There is something primally terrifying in the idea of missing persons – losing someone or being lost. Where are they and what is happening to them? No mater which side of that question you are on, the imagination conjures terrifying images.
Listen to the full podcast, including a special interview with Hounds of Love director Ben Young.
5. The Poughkeepsie Tapes (2007)
John Erick Dowdle’s film is a difficult one to watch. It contains enough elements of found footage to achieve realism, enough police procedural to provide structure, and enough grim imagination to give you nightmares.
Edward Carver (Ben Messmer) is a particularly theatrical serial killer, and the film, which takes you into the police academy classroom, asks you to watch his evolution from impetuous brute to unerring craftsman. This evolution we witness mainly through a library of videotapes he’s left behind—along with poor Cheryl Dempsey (Stacy Chbosky)—for the police to find.
Cheryl is Carver’s masterpiece, the one victim he did not kill but instead reformed as his protégé. It’s easily the most unsettling element in a film that manages to shake you without really showing you anything.
4. Berlin Syndrome (2017)
Aussie photographer Clare (Teresa Palmer, better than she’s ever been) is looking for some life experience. She backpacks across Europe, landing for a brief stay in Berlin where she hopes to make a human connection. Handsome Berliner Andi (Max Riemelt) offers exactly the kind of mysterious allure she wants and they fall into a night of passion.
What follows is an incredible combination of horror and emotional dysfunction, deftly maneuvered by both cast mates and director Cate Shortland. The mental and emotional olympics Palmer goes through from the beginning of the film to the end showcase her instincts for nuanced and unsentimental performance. Clare is smart, but emotionally open and free with her own vulnerability. The way Palmer inhabits these characteristics is as authentic as it is awkward.
Even more uncomfortable is the shifting relationship, the neediness and resilience, the dependency and independence. It’s honest in a way that is profoundly moving and endlessly uncomfortable. Riemelt matches Palmer’s vulnerability with his own insecurity and emotional about-faces. The two together are an unnerving onscreen pairing.
3. The Vanishing (Spoorloos) (1988)
Back in ’88, filmmaker George Sluizer and novelist Tim Krabbe adapted his novel about curiosity killing a cat. The result is a spare, grim mystery that works the nerves.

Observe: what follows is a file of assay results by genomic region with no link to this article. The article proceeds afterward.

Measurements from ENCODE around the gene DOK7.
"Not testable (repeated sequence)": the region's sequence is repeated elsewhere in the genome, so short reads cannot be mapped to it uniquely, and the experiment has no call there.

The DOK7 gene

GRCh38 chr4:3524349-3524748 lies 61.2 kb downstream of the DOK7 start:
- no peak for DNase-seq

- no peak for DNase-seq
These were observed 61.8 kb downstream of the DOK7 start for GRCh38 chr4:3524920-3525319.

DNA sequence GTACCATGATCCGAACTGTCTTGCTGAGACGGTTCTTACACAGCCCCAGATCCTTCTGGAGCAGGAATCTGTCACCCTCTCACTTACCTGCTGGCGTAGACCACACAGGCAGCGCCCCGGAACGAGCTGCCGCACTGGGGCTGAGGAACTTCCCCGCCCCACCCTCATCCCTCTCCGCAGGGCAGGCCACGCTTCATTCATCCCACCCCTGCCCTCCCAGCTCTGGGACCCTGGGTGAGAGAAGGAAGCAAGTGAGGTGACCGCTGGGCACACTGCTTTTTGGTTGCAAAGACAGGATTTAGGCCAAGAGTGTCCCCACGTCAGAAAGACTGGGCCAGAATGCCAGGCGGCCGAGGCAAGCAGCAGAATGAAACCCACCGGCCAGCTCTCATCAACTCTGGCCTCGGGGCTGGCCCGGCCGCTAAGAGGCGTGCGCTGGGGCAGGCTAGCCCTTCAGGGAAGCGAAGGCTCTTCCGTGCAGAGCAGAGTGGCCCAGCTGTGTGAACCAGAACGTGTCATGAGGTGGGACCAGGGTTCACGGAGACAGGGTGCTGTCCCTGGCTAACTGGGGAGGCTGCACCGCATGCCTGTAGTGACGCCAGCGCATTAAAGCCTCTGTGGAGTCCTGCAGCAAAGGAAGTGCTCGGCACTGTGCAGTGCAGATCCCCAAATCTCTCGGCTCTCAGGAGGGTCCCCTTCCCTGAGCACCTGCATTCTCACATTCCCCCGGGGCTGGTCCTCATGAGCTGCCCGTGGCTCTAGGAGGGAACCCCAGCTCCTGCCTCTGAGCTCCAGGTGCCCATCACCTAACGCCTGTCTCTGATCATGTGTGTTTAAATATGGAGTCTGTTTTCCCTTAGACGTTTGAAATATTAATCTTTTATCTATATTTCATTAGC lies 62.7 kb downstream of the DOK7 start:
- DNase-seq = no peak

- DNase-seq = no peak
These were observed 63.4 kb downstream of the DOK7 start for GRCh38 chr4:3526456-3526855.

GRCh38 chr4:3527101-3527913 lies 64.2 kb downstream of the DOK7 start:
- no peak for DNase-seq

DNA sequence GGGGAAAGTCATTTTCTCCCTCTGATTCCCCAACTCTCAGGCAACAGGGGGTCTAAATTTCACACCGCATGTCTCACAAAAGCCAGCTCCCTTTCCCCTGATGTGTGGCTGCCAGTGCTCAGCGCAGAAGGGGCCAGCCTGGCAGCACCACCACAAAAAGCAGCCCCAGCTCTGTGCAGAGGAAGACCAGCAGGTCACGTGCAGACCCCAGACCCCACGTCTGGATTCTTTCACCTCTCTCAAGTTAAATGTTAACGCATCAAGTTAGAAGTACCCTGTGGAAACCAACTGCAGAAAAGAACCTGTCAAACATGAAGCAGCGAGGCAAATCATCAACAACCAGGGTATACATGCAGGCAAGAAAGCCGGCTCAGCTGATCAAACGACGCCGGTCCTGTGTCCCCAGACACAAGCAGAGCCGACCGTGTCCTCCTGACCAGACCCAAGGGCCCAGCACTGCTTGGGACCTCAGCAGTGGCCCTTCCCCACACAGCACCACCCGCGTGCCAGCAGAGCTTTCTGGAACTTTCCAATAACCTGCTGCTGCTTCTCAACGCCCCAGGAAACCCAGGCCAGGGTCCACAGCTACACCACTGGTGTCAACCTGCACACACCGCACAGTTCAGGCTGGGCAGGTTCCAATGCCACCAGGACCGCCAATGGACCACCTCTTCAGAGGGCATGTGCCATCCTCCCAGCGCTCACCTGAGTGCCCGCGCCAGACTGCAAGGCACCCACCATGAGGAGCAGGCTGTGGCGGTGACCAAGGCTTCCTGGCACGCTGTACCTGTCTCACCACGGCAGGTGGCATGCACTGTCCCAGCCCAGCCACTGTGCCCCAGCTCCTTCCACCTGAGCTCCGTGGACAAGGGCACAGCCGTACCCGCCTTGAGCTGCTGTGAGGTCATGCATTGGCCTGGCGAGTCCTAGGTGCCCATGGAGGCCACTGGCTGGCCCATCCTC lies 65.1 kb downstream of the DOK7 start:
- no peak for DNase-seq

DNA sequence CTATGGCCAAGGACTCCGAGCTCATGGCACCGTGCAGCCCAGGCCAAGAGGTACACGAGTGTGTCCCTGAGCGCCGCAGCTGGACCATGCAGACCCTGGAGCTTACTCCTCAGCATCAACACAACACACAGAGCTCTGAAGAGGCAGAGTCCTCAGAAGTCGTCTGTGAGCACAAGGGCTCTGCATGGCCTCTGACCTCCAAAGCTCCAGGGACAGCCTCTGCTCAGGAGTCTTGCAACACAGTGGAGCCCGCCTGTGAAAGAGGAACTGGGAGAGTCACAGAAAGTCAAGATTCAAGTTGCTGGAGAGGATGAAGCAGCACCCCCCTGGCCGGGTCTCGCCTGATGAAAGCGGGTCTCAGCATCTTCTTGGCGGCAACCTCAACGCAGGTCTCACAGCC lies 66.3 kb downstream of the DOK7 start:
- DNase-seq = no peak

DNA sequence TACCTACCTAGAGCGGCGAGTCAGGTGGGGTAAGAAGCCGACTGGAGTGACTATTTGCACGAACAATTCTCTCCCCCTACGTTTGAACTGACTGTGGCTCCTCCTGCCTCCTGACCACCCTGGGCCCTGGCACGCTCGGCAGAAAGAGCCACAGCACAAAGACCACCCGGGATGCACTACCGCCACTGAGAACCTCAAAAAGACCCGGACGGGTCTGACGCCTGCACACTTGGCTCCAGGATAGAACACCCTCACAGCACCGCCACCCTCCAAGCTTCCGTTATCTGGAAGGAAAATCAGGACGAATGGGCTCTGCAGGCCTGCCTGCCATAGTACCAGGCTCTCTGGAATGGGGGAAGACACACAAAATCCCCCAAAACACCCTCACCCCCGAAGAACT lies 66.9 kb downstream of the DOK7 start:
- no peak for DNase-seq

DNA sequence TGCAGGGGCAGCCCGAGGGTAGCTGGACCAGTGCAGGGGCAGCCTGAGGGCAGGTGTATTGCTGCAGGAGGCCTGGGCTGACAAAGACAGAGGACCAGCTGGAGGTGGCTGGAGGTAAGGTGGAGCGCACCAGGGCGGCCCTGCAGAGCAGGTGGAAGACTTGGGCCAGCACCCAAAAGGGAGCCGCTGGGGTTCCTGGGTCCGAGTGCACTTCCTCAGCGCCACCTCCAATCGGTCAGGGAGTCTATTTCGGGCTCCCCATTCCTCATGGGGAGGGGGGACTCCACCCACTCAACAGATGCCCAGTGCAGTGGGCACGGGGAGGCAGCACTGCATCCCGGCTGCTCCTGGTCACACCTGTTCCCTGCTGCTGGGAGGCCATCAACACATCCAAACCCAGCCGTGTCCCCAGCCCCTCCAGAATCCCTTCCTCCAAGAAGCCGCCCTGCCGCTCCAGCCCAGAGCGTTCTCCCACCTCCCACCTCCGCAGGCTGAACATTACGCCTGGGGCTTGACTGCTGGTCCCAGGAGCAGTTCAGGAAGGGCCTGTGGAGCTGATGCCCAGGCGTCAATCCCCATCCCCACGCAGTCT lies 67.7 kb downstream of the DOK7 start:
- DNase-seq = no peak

An unnervingly convincing Bernar-Pierre Donnadieu takes us through the steps, the embarrassing trial and error, of executing on his plan. His Raymond is a simple person, really, and one fully aware of who he is: a psychopath and a claustrophobe.
Three years ago, Raymond abducted Saskia (Johanna ter Steege) and her boyfriend Rex (Gene Bervoets) has gone a bit mad with the the mystery of what happened to her. So mad, in fact, that when Raymond offers to clue him in as long as he’s willing to suffer the same fate, Rex bites. Do not make the mistake of watching Sluizer’s neutered 1993 American remake.
2. The Blair Witch Project (1999)
Blair Witch may not date especially well, but it scared the hell out of a lot of people back in the day. This is the kind of forest adventure that I assume happens all the time: you go in, but no matter how you try to get out – follow a stream, use a map, follow the stars – you just keep crossing the same goddamn log.
One of several truly genius ideas behind Blair Witch is that filmmakers Daniel Myrick and Eduardo Sanchez made the audience believe that the film they were watching was nothing more than the unearthed footage left behind by three disappeared young people. Between that and the wise use of online marketing (then in its infancy) buoyed this minimalistic, naturalistic home movie about three bickering buddies who venture into the Maryland woods to document the urban legend of The Blair Witch. Twig dolls, late night noises, jumpy cameras, unknown actors and not much else blended into an honestly frightening flick that played upon primal fears.
1. Hounds of Love (2018)
Driven by a fiercely invested and touchingly deranged performance from Emma Booth, Hounds of Love makes a subtle shift from horrific torture tale to psychological character study. In 108 grueling minutes, writer/director Ben Young’s feature debut marks him as a filmmaker with confident vision and exciting potential.
It is the late 1980s in Perth, Australia, and at least one young girl has already gone missing when the grounded Vicki (Ashleigh Cummings) sneaks out her bedroom window to attend a party. This isn’t nearly as dumb a move as is accepting a ride from Evie White (Booth) and her husband John (Stephen Curry).
As the couple dance seductively and drink to celebrate, Young disturbingly conveys the weight of Vicki’s panicked realization that she is now their captive. It is just one in a series of moments where Young flexes impressive chops for visual storytelling, utilizing slo-motion, freeze frame, patient panning shots and carefully chosen soundtrack music to set the mood and advance the dreadful narrative without a spoken word.